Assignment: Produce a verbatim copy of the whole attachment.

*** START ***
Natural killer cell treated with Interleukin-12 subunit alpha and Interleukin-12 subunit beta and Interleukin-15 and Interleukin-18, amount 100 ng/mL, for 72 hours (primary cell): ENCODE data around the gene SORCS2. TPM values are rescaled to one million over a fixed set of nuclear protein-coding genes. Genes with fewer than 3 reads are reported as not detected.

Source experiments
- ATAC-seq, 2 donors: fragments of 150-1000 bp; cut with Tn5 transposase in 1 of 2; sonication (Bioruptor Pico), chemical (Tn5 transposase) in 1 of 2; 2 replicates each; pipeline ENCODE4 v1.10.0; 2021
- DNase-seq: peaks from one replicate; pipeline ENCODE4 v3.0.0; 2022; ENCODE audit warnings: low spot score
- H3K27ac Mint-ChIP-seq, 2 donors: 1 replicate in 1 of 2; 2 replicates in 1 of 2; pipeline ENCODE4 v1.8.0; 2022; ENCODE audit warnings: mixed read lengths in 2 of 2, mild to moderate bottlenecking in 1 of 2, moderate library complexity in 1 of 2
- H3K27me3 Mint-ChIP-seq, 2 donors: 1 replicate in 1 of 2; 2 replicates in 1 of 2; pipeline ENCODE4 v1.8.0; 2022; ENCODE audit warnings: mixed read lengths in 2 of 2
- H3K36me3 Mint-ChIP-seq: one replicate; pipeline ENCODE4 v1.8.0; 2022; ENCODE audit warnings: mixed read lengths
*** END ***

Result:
Natural killer cell treated with Interleukin-12 subunit alpha and Interleukin-12 subunit beta and Interleukin-15 and Interleukin-18, amount 100 ng/mL, for 72 hours (primary cell): ENCODE data around the gene SORCS2. TPM values are rescaled to one million over a fixed set of nuclear protein-coding genes. Genes with fewer than 3 reads are reported as not detected.

Source experiments
- ATAC-seq, 2 donors: fragments of 150-1000 bp; cut with Tn5 transposase in 1 of 2; sonication (Bioruptor Pico), chemical (Tn5 transposase) in 1 of 2; 2 replicates each; pipeline ENCODE4 v1.10.0; 2021
- DNase-seq: peaks from one replicate; pipeline ENCODE4 v3.0.0; 2022; ENCODE audit warnings: low spot score
- H3K27ac Mint-ChIP-seq, 2 donors: 1 replicate in 1 of 2; 2 replicates in 1 of 2; pipeline ENCODE4 v1.8.0; 2022; ENCODE audit warnings: mixed read lengths in 2 of 2, mild to moderate bottlenecking in 1 of 2, moderate library complexity in 1 of 2
- H3K27me3 Mint-ChIP-seq, 2 donors: 1 replicate in 1 of 2; 2 replicates in 1 of 2; pipeline ENCODE4 v1.8.0; 2022; ENCODE audit warnings: mixed read lengths in 2 of 2
- H3K36me3 Mint-ChIP-seq: one replicate; pipeline ENCODE4 v1.8.0; 2022; ENCODE audit warnings: mixed read lengths